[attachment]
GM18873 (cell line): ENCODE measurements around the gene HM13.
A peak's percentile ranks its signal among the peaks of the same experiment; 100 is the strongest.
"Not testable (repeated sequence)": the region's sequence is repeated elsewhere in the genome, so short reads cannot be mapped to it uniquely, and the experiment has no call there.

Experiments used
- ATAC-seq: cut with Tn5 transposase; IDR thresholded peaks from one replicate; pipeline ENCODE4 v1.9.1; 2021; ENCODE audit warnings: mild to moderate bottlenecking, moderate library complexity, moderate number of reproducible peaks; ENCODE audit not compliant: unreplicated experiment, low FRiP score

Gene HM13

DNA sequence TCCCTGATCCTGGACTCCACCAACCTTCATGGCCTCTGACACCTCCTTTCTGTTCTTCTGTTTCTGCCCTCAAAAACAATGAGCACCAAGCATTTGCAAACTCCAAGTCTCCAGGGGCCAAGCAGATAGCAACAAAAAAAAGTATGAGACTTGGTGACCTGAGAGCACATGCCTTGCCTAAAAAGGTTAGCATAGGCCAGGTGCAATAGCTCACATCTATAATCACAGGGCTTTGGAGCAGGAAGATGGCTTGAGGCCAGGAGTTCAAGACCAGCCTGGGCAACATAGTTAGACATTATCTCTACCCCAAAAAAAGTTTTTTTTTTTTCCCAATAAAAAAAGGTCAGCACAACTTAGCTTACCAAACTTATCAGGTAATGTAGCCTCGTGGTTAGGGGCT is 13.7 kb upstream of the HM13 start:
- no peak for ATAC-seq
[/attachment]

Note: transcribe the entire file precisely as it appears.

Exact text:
GM18873 (cell line): ENCODE measurements around the gene HM13.
A peak's percentile ranks its signal among the peaks of the same experiment; 100 is the strongest.
"Not testable (repeated sequence)": the region's sequence is repeated elsewhere in the genome, so short reads cannot be mapped to it uniquely, and the experiment has no call there.

Experiments used
- ATAC-seq: cut with Tn5 transposase; IDR thresholded peaks from one replicate; pipeline ENCODE4 v1.9.1; 2021; ENCODE audit warnings: mild to moderate bottlenecking, moderate library complexity, moderate number of reproducible peaks; ENCODE audit not compliant: unreplicated experiment, low FRiP score

Gene HM13

DNA sequence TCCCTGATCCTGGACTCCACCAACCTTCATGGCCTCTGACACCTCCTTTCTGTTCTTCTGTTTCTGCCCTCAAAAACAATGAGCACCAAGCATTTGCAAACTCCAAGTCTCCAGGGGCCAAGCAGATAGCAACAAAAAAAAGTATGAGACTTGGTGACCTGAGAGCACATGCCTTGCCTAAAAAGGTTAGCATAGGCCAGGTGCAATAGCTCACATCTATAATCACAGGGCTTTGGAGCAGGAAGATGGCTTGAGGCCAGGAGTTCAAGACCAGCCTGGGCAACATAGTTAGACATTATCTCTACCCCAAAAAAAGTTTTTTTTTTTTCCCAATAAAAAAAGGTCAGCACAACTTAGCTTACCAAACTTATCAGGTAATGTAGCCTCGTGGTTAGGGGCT is 13.7 kb upstream of the HM13 start:
- no peak for ATAC-seq